This week, I read Colonize This!, a book of essays by women of color about their experiences finding - and molding - feminism. I read this book (394 pages) within four days - not just because the library due date was coming up, but because I was absorbed in the stories of these amazing women of color from all different walks of life. Check out my thoughts after the jump!
Colonize This! speaks to the part of me that wanted more women of color in Click!: Moments When We Knew We Were Feminists. It takes a microscope to the American feminist movement and blows up the large (often silent) group of diverse women who take that label as their own. The book covers a myriad of racial identities, class levels, queer-identity issues, and stories of recent immigrants alongside second or later generation Americans. In short, it has something for everyone.
The style of personal essay used by these authors engaged my emotions as well as my thoughts. It was not a taxing read, no feminist theory required. And, although the women did speak about their feminism, they linger on other parts of their identity as well, proving that the makeup of one's identity cannot be separated out. Every part of you is intertwined with all the other parts. I found it very refreshing to hear the struggles of other people when it comes to being the "model minority" or the "ethnic representative" or the "exotic one." The book legitimizes the feelings that may be scoffed at or belittled in academic settings, even feminist ones.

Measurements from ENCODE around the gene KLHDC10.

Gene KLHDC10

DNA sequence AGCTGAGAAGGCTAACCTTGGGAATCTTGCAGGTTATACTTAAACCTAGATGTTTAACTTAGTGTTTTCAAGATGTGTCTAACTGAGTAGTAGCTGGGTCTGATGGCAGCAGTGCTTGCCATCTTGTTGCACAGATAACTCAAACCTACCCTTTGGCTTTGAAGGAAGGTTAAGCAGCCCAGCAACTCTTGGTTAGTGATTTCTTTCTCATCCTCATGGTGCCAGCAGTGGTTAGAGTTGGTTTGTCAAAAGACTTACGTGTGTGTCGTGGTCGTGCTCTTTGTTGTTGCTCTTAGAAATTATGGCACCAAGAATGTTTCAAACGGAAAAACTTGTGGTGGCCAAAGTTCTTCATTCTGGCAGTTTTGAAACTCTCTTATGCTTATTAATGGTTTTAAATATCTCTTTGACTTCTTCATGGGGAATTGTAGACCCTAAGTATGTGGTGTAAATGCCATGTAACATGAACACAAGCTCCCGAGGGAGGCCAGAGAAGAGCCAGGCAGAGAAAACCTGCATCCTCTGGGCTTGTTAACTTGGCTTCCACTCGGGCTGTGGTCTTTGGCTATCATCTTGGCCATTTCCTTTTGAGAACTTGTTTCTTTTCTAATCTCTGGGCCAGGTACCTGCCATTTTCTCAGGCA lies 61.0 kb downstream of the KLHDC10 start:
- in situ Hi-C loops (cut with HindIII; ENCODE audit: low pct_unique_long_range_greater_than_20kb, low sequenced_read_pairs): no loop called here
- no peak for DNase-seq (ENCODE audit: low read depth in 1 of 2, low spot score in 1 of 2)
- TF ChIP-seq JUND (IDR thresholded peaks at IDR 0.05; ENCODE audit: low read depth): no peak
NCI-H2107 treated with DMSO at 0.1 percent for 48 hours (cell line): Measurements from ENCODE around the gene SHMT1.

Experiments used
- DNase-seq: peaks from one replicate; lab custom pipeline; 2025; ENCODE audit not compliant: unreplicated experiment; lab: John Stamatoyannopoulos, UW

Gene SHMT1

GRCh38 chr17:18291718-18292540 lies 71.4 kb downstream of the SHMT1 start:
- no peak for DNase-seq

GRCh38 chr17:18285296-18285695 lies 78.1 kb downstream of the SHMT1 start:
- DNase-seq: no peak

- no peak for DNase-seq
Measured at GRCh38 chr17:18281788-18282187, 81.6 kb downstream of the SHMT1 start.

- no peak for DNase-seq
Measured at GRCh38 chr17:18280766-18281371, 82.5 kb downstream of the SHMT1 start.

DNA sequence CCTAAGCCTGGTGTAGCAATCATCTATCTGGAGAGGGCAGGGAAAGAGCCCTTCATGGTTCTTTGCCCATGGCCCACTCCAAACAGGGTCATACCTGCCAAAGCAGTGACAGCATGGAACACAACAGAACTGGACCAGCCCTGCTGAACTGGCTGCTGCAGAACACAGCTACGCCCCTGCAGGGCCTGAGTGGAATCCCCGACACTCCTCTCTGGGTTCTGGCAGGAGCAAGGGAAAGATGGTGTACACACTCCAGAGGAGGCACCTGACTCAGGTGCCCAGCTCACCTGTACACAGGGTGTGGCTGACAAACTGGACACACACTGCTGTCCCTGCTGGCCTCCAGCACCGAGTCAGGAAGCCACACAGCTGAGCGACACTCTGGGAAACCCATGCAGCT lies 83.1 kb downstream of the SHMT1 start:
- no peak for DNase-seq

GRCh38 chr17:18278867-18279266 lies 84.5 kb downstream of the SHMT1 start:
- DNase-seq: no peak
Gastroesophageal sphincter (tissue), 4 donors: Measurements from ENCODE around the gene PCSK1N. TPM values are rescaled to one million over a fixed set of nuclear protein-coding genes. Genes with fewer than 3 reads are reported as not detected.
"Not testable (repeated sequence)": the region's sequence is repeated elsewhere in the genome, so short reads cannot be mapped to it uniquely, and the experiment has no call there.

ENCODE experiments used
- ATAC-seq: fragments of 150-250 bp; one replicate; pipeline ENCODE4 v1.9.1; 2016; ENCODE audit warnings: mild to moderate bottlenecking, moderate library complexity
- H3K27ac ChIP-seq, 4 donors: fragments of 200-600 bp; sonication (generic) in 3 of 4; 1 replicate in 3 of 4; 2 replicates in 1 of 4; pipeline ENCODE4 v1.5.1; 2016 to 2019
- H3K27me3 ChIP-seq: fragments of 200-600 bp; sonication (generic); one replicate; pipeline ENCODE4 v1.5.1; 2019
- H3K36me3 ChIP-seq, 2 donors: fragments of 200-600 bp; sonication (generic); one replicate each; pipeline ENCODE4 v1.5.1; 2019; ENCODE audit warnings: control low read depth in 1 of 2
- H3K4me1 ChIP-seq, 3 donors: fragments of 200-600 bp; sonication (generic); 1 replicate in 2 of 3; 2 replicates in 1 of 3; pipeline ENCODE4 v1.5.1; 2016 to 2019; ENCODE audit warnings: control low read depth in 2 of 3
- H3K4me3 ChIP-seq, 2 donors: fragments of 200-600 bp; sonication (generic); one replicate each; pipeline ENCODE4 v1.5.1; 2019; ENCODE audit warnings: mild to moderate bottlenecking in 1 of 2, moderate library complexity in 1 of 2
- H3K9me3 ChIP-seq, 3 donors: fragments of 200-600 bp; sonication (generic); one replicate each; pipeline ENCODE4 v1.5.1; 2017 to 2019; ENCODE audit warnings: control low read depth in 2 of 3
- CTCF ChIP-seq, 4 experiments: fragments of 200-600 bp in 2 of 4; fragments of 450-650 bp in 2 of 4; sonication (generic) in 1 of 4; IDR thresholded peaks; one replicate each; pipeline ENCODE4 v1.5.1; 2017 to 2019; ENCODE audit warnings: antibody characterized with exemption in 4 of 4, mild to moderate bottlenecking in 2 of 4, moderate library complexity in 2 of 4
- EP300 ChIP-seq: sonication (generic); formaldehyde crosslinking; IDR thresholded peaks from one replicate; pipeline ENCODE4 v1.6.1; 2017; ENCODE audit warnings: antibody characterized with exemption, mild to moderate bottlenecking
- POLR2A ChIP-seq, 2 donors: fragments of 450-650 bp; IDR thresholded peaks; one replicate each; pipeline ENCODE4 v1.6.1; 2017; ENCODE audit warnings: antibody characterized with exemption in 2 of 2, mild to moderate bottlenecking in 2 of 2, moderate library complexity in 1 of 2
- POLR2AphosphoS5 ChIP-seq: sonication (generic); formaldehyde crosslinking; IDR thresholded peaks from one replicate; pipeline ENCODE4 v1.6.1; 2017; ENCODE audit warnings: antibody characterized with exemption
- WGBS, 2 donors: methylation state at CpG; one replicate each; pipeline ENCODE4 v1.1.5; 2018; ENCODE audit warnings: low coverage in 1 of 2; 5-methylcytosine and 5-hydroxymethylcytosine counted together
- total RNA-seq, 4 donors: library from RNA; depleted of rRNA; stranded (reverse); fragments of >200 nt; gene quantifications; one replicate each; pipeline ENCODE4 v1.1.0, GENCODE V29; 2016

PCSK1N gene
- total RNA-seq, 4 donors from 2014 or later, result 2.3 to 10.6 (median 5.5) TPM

As I was reading, I took down some of the memorable quotes that I wanted to later remember; here are some of my favorites:
"The same shit we said to the white girls about how 'safe space' didn't mean 'never uncomfortable' space applies to us, too." - Leah Lakshmi Piepzna-Samarasinha
"I have met other mutt/colonized children like myself, but instead of overcoming their colonization, they succumb to it. They become internally conquered. They shame themselves into believing that half of them is inferior. They choose to deny their culture and heritage." - Cristina Tzintzun
"Gentrification is more about the color of my skin than the money in my pocket." - Taigi Smith
"The small community of South Asian Muslim girls my age, growing up in Wichita, became symbols of the future of our community in the United States. Our bodies became the sites to play out cultural and religious debates." - Almas Sayeed
"In most cases Indians leave their homeland and come to the United States to make a new life for themselves. Americans go to India to check it out. They've got that ticket in their chest pouch, remember? So the exchange is not equal at all." - Bhavana Mody
"You can't pull yourself up by your bootstraps when you don't have shoes." - Pandora L. Leong
If you are interested in learning about the real experiences of women of color, whether you are a person of color or not, you should read this book. It's a hefty tome, but even if you read select essays, you will find it well worth your time.
Read more of my feminist literature book reviews, including one of Click!: Moments When We Knew We Were Feminists and Reading Women.
Interested in absorbing more media? Check out more of the Caught My Eye series.